When I was high-school freshman, I took one of the angsty poems I had scribbled down and submitted it to the school newspaper. A few days later, it was published.
That evening, I got a call at home from an older student who told me she enjoyed my poem, and she encouraged me to write more.
I had never before received that type of encouragement from a peer.
It launched me on the road to becoming a writer.
That student’s name was Jenna. Her life reflected her inner beauty. Her death came too soon, at the hands of a parolee.
In the years after her death, her family started up a foundation for nonviolence and successfully lobbied to strengthen parole laws.
This week our town is reeling from the shooting death of police officer Daryl Pierson, and Rochester police have charged a parolee in connection with that crime. Last week we were hit hard by the alleged daytime rape of a teen girl, and police charged a recent parolee in connection with that crime. It is natural, as some have suggested, to consider tweaking the parole system.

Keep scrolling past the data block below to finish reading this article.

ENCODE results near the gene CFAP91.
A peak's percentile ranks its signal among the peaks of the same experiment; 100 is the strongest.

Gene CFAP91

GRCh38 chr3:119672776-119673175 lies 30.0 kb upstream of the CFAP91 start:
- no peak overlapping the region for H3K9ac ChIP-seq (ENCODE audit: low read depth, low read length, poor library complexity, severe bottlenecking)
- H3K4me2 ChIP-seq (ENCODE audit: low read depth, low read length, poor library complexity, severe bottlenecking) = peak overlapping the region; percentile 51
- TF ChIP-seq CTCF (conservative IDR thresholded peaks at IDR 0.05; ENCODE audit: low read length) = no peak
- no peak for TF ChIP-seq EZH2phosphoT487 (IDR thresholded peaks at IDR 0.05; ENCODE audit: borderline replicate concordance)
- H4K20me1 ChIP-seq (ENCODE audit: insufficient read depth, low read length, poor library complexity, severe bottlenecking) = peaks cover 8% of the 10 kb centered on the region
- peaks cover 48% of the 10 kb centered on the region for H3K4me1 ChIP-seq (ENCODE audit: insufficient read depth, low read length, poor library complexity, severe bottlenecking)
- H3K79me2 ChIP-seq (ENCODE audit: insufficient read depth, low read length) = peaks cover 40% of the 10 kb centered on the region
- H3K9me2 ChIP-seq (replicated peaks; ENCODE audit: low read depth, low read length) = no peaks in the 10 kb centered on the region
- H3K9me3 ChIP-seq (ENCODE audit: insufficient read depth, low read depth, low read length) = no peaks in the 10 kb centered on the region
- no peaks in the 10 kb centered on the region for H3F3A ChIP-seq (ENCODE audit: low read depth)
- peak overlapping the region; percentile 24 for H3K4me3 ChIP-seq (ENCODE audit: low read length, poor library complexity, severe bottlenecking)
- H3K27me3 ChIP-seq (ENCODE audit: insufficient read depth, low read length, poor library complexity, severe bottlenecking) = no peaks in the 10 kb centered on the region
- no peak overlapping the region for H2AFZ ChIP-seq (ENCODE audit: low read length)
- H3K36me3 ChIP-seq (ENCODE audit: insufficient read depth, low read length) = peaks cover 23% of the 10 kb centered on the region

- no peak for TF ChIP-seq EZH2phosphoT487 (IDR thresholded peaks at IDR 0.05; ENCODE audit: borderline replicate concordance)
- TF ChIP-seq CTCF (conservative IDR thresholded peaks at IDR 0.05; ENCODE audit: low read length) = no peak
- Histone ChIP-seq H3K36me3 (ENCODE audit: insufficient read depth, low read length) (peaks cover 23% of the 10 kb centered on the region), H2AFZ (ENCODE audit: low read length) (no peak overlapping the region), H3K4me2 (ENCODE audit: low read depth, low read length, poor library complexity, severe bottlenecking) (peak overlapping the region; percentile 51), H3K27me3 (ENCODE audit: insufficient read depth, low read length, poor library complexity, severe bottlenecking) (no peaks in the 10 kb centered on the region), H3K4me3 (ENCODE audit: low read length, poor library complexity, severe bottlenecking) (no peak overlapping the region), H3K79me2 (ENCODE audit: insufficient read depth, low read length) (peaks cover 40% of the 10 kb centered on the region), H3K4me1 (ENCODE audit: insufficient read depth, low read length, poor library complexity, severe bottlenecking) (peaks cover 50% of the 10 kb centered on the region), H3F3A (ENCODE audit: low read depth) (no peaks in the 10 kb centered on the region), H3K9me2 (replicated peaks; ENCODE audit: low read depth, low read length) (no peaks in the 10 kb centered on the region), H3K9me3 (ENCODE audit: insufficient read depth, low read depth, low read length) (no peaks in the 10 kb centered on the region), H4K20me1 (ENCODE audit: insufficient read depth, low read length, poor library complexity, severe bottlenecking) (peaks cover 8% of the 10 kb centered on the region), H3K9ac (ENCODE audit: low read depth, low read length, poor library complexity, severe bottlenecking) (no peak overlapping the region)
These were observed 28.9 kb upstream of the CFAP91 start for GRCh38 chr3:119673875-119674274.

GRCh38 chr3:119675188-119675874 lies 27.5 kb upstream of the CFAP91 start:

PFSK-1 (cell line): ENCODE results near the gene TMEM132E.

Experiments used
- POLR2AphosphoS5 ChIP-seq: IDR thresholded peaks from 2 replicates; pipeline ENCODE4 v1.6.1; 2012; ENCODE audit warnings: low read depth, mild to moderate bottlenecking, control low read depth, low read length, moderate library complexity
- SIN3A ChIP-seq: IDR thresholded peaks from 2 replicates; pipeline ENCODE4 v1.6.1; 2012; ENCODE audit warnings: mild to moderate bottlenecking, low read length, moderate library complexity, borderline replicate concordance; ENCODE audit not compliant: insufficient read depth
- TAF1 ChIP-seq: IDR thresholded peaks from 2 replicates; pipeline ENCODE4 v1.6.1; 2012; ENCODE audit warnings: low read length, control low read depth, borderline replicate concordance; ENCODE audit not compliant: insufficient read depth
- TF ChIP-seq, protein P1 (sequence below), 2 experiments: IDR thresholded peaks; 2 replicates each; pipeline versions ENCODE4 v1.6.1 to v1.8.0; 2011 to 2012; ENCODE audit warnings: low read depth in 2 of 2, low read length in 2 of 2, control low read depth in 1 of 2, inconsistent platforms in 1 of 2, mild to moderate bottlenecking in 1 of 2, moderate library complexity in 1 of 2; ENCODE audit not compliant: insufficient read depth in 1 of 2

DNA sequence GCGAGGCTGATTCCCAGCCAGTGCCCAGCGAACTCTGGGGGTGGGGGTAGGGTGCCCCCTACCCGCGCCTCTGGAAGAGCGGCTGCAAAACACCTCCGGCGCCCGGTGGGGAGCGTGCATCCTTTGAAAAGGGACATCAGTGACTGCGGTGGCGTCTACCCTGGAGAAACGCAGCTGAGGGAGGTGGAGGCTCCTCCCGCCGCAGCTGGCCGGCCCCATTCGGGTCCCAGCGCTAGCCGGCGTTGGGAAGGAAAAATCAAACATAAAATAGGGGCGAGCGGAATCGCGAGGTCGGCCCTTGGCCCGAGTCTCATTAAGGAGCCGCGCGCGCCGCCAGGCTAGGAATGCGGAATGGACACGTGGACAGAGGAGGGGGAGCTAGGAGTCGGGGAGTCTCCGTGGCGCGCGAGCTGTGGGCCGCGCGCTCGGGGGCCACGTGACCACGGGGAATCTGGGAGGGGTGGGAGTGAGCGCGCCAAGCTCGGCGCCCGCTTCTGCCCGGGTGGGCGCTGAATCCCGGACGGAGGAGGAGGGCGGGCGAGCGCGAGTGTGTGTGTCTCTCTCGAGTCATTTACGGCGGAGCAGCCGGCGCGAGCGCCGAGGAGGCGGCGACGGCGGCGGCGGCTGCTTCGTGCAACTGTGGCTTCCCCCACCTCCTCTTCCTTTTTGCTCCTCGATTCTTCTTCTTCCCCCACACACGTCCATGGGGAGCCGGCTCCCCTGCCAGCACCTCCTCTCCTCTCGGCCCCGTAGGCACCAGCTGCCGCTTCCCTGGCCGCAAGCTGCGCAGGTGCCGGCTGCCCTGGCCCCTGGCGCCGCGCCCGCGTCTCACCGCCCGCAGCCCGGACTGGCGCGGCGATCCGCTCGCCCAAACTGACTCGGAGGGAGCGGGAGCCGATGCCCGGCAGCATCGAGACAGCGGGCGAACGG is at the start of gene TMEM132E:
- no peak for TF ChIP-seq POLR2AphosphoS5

But we also need to be the type of people who reach out to strangers — to children — to set them on the right path.
The volunteer work we are already doing to mentor, tutor and provide for basic needs is not enough. We need to do whatever it takes to show Officer Pierson’s family and that teen girl that we care enough to make society safer.
We need to be witnesses that every person has potential and every life has value.
We need to be people of love, like Jenna was.
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Editor’s Note: Nicholas Eugene Pryor was convicted Sept. 24, 1998, of second-degree murder in the death of Jenna Grieshaber.